DETROIT-The way shops pay service technicians to fix cars may be in need of some repair work itself. Critics say the standard flat-rate system is not quality-based, encourages sloppy workmanship and too often leaves customers dissatisfied and angry.
When technicians are paid a salary or an hourly wage, many in the industry believe, the pressure is removed to hurry through service jobs.
Hurry can cause mistakes. Those mistakes bring distressed, sometimes angry, customers back to the service desks of new-car dealerships or independent garages and, eventually, into the service bays of eager competitors.
General Motors Corp. is not interested in steering its dealers away from flat-rate to hourly pay, said Richard Bugno, GM's director of North American Service Operations.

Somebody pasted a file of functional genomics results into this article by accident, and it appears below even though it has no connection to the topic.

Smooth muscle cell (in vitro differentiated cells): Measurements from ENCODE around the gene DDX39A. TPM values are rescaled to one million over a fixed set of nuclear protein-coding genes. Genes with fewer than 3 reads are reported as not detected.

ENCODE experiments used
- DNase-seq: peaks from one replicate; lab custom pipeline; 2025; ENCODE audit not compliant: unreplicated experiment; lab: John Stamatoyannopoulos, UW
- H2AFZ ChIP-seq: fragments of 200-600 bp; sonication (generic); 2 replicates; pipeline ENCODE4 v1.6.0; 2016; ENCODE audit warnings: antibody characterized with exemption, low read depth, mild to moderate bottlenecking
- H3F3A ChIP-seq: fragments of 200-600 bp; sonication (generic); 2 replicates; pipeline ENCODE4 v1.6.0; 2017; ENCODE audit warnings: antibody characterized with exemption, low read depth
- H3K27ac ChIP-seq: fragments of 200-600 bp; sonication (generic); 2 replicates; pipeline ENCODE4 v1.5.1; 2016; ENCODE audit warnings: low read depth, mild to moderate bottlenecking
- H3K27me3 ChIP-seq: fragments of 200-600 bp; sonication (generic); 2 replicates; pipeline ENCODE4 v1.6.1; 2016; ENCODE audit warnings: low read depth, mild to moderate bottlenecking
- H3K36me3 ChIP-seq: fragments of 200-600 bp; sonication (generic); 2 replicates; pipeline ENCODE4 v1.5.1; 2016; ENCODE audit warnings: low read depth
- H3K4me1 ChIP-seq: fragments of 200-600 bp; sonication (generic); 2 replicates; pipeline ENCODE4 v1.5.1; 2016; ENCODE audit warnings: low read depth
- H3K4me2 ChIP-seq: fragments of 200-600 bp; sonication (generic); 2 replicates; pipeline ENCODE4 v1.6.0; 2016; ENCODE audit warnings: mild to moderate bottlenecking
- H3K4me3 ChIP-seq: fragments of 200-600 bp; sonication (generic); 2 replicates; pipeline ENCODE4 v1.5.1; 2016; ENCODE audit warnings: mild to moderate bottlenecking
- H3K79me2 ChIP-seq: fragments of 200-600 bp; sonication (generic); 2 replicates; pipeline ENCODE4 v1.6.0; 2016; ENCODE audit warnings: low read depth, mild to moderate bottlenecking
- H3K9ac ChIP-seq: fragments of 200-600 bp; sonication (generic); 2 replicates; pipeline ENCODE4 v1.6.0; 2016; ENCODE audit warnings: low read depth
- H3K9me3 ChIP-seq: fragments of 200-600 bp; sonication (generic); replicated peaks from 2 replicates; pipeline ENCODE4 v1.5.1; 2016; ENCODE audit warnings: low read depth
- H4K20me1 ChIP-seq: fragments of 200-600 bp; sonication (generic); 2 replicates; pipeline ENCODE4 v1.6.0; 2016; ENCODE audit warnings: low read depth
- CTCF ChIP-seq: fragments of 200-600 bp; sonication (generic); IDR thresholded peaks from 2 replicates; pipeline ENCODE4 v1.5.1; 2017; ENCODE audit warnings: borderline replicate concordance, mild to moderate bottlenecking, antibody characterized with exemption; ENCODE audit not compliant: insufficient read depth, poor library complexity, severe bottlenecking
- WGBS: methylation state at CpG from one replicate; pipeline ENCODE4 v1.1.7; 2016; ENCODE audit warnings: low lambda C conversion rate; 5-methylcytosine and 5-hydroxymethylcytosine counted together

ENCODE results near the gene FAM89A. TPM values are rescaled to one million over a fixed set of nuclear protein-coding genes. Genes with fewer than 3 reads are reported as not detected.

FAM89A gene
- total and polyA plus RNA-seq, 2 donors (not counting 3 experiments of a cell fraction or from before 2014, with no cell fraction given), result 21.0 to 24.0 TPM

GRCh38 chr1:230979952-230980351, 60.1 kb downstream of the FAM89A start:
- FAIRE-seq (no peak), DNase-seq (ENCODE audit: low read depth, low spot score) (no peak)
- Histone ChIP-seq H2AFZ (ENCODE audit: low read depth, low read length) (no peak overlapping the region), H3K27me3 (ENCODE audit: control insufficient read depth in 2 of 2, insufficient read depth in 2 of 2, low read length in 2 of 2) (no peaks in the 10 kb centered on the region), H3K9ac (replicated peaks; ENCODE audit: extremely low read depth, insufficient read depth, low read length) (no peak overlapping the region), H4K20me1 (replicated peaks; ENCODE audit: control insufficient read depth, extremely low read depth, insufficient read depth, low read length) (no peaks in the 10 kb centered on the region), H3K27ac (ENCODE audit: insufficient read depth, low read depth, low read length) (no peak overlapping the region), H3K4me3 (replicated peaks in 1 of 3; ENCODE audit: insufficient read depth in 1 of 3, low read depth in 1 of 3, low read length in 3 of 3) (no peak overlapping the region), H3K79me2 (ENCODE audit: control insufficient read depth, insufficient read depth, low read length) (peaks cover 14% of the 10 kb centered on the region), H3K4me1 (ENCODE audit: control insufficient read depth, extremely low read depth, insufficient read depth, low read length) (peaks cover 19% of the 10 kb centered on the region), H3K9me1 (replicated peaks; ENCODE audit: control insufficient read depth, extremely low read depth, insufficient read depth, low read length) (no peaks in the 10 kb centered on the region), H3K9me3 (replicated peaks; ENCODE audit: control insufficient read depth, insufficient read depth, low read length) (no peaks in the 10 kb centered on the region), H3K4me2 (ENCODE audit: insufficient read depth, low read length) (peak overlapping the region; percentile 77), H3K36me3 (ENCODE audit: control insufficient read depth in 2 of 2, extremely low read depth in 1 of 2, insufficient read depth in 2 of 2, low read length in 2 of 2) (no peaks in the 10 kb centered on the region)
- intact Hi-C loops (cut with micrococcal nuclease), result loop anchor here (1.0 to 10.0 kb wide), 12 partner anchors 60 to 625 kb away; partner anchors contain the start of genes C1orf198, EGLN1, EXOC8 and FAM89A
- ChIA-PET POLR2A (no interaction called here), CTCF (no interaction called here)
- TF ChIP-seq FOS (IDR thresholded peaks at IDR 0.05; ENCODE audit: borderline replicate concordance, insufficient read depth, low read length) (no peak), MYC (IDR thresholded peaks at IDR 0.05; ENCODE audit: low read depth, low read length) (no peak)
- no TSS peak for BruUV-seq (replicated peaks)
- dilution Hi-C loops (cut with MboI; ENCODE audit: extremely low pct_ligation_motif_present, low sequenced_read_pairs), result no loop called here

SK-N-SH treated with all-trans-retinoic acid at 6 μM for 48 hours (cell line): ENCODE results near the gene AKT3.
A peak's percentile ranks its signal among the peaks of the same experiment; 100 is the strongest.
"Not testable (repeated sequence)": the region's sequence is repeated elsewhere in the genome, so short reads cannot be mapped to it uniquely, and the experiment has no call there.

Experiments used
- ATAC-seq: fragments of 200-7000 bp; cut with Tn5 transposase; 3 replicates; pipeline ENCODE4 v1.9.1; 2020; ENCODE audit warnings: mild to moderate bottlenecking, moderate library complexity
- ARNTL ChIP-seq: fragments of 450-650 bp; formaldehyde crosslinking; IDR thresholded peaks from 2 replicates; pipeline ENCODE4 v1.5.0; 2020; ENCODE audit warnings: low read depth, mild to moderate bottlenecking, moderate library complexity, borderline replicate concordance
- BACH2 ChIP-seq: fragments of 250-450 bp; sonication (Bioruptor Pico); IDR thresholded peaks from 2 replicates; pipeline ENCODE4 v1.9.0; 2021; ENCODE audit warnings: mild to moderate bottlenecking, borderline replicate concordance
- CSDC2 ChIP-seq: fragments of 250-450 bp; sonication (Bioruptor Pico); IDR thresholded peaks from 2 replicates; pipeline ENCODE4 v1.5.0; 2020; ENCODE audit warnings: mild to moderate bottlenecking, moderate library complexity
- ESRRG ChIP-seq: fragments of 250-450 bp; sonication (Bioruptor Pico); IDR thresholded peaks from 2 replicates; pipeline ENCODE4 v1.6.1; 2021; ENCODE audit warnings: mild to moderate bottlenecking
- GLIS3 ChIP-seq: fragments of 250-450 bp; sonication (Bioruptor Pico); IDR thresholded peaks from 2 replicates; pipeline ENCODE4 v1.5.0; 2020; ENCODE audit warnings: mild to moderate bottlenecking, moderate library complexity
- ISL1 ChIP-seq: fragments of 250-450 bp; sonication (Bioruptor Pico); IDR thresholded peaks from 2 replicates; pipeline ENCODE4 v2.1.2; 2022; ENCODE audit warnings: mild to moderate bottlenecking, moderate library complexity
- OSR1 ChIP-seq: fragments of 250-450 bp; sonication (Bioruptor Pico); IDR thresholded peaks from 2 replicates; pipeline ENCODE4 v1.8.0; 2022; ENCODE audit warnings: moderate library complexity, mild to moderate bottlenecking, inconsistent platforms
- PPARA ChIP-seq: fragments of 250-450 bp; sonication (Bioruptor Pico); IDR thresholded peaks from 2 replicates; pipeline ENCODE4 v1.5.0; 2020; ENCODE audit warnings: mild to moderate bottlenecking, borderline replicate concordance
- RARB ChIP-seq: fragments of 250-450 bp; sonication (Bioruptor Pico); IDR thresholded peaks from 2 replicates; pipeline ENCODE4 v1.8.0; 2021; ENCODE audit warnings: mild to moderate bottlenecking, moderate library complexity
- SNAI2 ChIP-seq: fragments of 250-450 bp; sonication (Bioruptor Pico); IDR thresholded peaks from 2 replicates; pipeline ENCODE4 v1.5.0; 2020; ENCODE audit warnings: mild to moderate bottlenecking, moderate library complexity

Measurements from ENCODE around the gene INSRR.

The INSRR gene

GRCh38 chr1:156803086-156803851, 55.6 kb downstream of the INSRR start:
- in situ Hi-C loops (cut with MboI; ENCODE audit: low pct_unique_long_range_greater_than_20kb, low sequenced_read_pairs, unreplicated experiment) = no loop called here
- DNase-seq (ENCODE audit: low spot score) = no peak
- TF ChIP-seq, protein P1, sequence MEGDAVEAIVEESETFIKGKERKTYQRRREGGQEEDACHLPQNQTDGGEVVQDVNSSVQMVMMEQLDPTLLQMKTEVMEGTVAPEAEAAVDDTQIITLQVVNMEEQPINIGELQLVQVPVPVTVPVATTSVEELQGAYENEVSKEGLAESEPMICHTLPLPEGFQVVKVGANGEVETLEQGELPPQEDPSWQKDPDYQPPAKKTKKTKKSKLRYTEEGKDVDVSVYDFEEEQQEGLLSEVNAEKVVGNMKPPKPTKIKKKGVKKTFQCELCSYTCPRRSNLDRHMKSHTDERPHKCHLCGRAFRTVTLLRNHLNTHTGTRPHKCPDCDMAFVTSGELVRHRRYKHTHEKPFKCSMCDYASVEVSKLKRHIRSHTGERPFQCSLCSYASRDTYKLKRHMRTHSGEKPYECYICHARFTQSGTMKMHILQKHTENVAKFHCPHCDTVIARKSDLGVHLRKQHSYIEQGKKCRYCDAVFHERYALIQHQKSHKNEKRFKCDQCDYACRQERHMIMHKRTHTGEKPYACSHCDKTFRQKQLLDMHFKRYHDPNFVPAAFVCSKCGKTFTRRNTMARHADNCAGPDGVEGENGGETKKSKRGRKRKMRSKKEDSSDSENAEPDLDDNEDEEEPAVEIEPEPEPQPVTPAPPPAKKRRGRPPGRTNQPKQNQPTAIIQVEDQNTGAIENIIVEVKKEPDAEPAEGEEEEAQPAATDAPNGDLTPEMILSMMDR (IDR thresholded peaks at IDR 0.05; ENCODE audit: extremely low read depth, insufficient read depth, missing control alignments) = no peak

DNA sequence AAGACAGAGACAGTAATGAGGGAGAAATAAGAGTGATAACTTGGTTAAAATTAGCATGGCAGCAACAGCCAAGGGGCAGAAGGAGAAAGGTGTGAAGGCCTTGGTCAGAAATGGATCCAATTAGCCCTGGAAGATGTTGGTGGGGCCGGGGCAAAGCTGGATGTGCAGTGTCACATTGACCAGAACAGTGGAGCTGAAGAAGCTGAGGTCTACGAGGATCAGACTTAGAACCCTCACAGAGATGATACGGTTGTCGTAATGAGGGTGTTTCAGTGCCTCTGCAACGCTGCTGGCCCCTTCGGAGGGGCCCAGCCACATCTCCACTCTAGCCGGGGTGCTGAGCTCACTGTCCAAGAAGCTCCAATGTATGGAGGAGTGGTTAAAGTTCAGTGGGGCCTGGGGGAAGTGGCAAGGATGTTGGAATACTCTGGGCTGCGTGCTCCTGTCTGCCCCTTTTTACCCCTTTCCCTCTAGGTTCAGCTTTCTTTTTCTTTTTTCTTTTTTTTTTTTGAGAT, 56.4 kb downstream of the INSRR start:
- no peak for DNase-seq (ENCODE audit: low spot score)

But technician pay is being studied hard at Ford Motor Co. as pilot programs for new dealership operations are being incubated. One target: weaning techs away from the time-honored by-the-book pay.
The argument goes on. Some say technicians being paid by the hour have no real incentive to be efficient. That could drive up shop labor costs.
And, said one service shop consultant, there's no incentive for techs in such operations, called clock-time shops, to do a job right the first time because they'll be paid to do it a second time.
``The thinking is that if yours becomes a clock-time shop, you'll see improvements in quality. But it just doesn't happen,'' said Ed Kovalchick, president of Net Profit Inc., a service industry consulting firm based in Alabaster, Ala.
``I've seen a lot of shops go to clock-time,'' he said, ``but I rarely see quality go up because of it. Paying by the hour is a reasonable way to do business. But there has to be some other kind of incentive plan built into the system to ensure that your people work efficiently and work well.''